UMMA announces August schedule of events and exhibitions  

Opening Exhibitions

Beyond Borders: Global Africa

 
 

August 11–November 25, 2018

A. Alfred Taubman Gallery

More than ever in the era of globalization, ideas traverse geographic, generational, and cultural boundaries, even as national borders seem to be closing.  Beyond Borders: Global Africa  reflects on this moment by considering how Africa and its artists have been at the center of complex histories of encounter and exchange for centuries. Bringing together a dazzling array of works made in Africa, Europe, and the United States from the nineteenth to twenty-first century, the exhibition demonstrates the international scope and reach of art from Africa and the African diaspora. It also explores issues such as slavery, colonization, migration, racism, and identity at play in the objects and their histories. Highlights include paintings, photographs, sculpture, and installations by Kudzanai Chiurai, Omar Victor Diop, Wangechi Mutu, and Serge Alain Nitegeka. The exhibition will be accompanied by a fully-illustrated publication, the tenth in the UMMA Books series.

Lead support for  Beyond Borders: Global Africa  is provided by the University of Michigan Office of the Provost, Michigan Medicine, the National Endowment for the Arts, and the University of Michigan Office of Research, African Studies Center, and Department of Afroamerican and African Studies. Additional generous support is provided by the University of Michigan CEW Frances and Sydney Lewis Visiting Leaders Fund and Susan Ullrich.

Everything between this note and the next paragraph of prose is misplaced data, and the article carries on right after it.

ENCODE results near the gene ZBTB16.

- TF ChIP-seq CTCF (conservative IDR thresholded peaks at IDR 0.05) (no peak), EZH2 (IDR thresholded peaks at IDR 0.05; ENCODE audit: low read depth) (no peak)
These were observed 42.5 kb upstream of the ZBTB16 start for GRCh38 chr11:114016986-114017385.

New at UMMA: Life Magazine 1947 Homecoming Photographs

August 25–November 18, 2018

The Connector

In October 1947, just two years after the end of World War II, the popular weekly news magazine LIFE sent staff photographers Lisa Larsen and Ralph Morse to cover homecoming weekend at the University of Michigan. The subsequent article, “Michigan Homecoming,” which brought national attention to UM’s athletic program, featured a seven-page spread with photographs of the campus during a much-anticipated football game between the number-one ranked Michigan Wolverines and the University of Minnesota’s Golden Gophers. This installation provides a unique opportunity to view twenty-one images of that weekend, many of which were not published in the original article, recently donated to UMMA by John and Susan Edwards Harvith. Considered alongside the article, these photographs of fervent fans, strolling couples, alumni making their annual pilgrimage, and the game itself present LIFE magazine’s view of a giddy post-war public enjoying a return to American pastimes.

These photographs were recently gifted to UMMA by John (AB ’69, JD ’73) and Susan (MMP ’73) Harvith.

Continuing Exhibitions

New at UMMA: Illuminated Manuscript

Through August 19, 2018

The Connector